Late breaking news out of Chicago last night was that Chicago Teachers Union (CTU) and the Chicago Public Schools (CPS) negotiations broke down yet again and the teachers will be going on strike today. The last contract ended on June 30, 2012 and negotiations have been going on for months but neither side would give in to the other’s final concessions. Why would almost 30,000 teachers strike, leaving around 400,000 kids ‘on the street’? Before delving into the reasons, you should know some background about Chicago:
- Chicago Public Schools are facing a $700 million budget shortfall
- Chicago is facing a $15 billion budget shortfall overall
- Chicago raised personal income taxes on residents by a whopping 66%
- Chicago raised property taxes on residents to the tune of $221 million specifically for education
- 71 cents for every dollar of education spending is now set aside for teacher pensions
With those factors in mind, it’s a wonder there is any money left to pay for increases in educational expenses. But it doesn’t stop there. What exactly are the main reasons for the CTU strike?
Extended school day and year:
Chicago Public Schools have the shortest school day in the country (6.25 hours according to the latest CTU contract). Mayor Rahm Emanuel (Obama’s former Chief of Staff) wants to increase the day by 90 minutes. As a concession, CPS said they’d only increase it by 10%. Studies have shown that a longer school day actually helps students to learn more. The teachers are willing to work the longer school day but want a 30% increase in pay for doing so – 24% in the first year, 5% the next year.
Increase in pay:
Chicago teachers are, on average, the highest paid teachers in the country. According to the CTU, the average pay for a Chicago teacher is $71,000 (for working 170 days per year – they get 10 paid vacation days). Given that they have the shortest school day and the highest pay already, demanding a 30% increase in pay over the next 2 years is egregious. Especially since Chicago Public Schools fall in the bottom of the country when it comes to test scores.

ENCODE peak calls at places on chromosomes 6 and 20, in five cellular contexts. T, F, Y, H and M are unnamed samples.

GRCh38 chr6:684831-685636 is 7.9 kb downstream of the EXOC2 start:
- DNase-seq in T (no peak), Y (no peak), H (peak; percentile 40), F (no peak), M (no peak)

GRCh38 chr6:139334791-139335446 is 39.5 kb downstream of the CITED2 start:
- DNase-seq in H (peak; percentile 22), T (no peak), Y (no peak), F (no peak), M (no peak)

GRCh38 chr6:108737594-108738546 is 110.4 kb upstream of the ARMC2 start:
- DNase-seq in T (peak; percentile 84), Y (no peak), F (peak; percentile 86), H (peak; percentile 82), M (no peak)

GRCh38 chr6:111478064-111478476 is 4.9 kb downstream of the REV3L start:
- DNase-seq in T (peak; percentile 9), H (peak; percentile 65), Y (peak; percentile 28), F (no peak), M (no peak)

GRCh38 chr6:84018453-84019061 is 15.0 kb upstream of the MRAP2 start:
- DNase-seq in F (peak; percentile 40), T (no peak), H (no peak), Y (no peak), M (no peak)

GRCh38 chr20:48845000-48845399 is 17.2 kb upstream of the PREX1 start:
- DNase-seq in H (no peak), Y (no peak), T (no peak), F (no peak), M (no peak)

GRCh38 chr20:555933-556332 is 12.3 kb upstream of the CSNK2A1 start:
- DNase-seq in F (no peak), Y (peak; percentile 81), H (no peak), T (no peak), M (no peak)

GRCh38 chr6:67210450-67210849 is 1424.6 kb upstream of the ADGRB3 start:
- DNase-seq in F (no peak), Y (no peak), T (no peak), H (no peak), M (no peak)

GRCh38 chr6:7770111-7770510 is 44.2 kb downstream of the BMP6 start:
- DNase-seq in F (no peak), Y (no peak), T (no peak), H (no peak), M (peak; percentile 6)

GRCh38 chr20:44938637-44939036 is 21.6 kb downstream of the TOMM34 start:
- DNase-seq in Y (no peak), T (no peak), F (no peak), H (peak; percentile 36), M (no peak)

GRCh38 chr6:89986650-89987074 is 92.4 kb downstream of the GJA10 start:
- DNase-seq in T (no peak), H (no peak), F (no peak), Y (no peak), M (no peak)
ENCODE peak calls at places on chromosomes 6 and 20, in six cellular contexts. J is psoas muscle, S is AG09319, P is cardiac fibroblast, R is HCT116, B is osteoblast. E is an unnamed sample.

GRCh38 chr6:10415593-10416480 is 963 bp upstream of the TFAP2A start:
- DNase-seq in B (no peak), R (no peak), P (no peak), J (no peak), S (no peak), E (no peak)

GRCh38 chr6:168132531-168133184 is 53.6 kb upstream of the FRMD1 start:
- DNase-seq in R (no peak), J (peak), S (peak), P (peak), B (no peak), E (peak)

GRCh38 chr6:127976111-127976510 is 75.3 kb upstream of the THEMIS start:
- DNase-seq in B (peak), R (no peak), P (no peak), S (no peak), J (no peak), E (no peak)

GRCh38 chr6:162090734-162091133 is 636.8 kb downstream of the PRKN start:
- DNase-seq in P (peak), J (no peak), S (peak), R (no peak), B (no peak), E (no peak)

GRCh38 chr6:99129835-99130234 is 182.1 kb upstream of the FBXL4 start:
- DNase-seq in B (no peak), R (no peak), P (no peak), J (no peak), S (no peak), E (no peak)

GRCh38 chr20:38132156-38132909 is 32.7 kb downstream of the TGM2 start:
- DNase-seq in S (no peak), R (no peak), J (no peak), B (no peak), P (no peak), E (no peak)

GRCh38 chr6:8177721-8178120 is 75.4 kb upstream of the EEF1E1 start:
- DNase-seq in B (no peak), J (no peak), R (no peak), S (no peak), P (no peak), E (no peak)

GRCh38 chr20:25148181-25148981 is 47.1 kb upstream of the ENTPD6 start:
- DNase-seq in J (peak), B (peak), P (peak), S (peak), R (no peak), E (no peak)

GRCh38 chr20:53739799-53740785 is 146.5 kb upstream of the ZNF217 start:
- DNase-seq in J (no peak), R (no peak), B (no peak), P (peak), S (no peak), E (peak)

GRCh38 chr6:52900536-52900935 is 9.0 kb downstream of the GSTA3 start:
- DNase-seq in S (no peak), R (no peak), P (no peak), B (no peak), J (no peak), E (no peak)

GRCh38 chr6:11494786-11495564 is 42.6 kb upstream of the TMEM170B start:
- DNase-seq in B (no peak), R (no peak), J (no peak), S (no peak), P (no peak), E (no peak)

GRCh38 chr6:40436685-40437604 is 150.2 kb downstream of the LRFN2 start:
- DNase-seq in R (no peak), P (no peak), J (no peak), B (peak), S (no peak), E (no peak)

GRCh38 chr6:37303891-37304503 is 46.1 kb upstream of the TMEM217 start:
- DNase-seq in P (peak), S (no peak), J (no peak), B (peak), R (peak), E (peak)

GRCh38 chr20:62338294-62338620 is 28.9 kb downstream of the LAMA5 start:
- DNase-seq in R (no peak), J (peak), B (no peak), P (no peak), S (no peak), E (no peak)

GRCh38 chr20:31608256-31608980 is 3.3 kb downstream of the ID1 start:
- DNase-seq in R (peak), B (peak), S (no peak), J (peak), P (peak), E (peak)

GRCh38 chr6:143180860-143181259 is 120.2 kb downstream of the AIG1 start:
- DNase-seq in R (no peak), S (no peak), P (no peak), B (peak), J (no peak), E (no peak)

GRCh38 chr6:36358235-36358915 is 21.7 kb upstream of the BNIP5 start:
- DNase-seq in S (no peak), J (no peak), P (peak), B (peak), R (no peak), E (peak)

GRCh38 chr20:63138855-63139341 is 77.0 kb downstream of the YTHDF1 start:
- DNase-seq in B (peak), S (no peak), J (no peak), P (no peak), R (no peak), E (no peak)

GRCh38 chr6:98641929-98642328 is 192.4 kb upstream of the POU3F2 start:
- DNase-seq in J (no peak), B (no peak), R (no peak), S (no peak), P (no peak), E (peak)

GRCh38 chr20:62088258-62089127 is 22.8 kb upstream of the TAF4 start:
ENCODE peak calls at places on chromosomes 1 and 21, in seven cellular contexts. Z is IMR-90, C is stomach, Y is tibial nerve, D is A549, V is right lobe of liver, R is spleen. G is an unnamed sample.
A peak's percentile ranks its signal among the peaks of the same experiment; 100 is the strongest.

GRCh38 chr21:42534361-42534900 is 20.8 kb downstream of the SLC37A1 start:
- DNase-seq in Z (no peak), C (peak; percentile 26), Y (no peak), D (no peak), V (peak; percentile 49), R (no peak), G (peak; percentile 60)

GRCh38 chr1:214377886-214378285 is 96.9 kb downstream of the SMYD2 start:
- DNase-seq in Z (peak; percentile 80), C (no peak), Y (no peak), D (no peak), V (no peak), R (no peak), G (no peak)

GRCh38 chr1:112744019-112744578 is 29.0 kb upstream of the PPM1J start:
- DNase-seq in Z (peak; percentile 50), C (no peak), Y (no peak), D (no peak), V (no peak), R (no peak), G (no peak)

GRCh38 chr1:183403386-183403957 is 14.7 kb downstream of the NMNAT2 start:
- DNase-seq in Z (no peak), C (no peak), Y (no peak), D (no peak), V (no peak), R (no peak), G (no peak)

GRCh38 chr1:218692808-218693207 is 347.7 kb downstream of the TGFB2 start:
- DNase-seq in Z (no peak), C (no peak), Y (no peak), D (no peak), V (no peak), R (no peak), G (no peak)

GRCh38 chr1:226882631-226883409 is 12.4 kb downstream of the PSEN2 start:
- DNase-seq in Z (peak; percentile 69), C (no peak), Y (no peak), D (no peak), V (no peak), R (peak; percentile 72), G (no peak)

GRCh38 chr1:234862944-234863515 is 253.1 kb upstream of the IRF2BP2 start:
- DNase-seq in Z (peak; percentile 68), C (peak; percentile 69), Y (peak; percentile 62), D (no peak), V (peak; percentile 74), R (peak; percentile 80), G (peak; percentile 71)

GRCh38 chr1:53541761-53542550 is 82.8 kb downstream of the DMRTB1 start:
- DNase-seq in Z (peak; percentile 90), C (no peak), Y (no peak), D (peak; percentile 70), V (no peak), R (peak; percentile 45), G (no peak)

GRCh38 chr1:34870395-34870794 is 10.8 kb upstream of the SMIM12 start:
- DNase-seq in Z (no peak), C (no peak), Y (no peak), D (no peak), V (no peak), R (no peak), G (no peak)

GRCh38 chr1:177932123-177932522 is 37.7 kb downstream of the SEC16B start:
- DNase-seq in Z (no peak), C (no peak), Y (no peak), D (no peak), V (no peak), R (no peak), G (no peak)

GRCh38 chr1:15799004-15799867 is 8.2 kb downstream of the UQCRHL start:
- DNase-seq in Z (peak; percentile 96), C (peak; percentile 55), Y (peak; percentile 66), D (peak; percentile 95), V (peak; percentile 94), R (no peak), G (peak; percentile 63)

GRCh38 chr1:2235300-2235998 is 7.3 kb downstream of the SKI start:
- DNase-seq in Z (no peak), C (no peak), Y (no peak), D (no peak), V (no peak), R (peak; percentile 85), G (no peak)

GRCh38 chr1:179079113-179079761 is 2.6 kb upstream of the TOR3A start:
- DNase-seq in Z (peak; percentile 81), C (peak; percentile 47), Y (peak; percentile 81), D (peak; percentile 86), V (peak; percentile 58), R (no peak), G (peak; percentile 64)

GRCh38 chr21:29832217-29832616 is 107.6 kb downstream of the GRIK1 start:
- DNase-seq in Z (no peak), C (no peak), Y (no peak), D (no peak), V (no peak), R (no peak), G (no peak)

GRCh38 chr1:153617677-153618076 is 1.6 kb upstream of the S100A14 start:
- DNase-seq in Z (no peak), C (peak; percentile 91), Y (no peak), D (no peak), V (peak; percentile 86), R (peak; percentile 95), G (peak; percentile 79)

Chicago Public Schools have some of the worst student outcomes in Illinois and the country. The demands made by the teachers’ unions all these years that more spending and smaller classrooms (CTU contract also limits class size) will increase the test scores and learning of students is apparently bogus.
The CPS wants to install new methods of evaluating teachers so that they can retain only the best teachers. It is built into the CTU contract that the union has a say in the evaluations. How many employees tell their employer how they want to be evaluated? Given the failing record of the Chicago Teachers Union, maybe it should be the parents who evaluate the teachers. The union should have zero say in evaluations. The Chicago Public School Board should create the standards that weed out the worst teachers so that students actually have a fighting chance at a good education.
One of the complaints of the CTU is teachers being forced to teach in 98 degree classrooms on some days. While it definitely would be better to have air conditioning for all involved, the majority of schools in this country do not (at least not on the East Coast). They have never had A/C in Chicago Public Schools so this is all of the sudden a reason to strike? Given that the teachers themselves are sucking up most of the funds going towards education, it’s hard to rally around them asking for millions more to pay for air conditioning.
Supplies and copying:
Apparently books are not in on time for the first day of school. Why? What are the reasons for this delay? Arguably this is an issue that needs to be resolved. This again is no reason to strike. Copying also seems to be an issue. Given that teachers do make many copies throughout the years, this is another resolvable issue that is no cause for a strike. If funding is the issue, maybe teachers can spend a little more on their health insurance and use the savings to pay for the desperately needed copies.
It should also be noted that Chicago teachers pay only 3% of their health insurance premiums. That seems to be another point of contention. The CPS is possibly trying to raise that amount by 7% so the teachers would be paying 10% for their health insurance premiums (note: the majority of taxpayers footing the bill for these teachers are paying 25% or more for their own health insurance).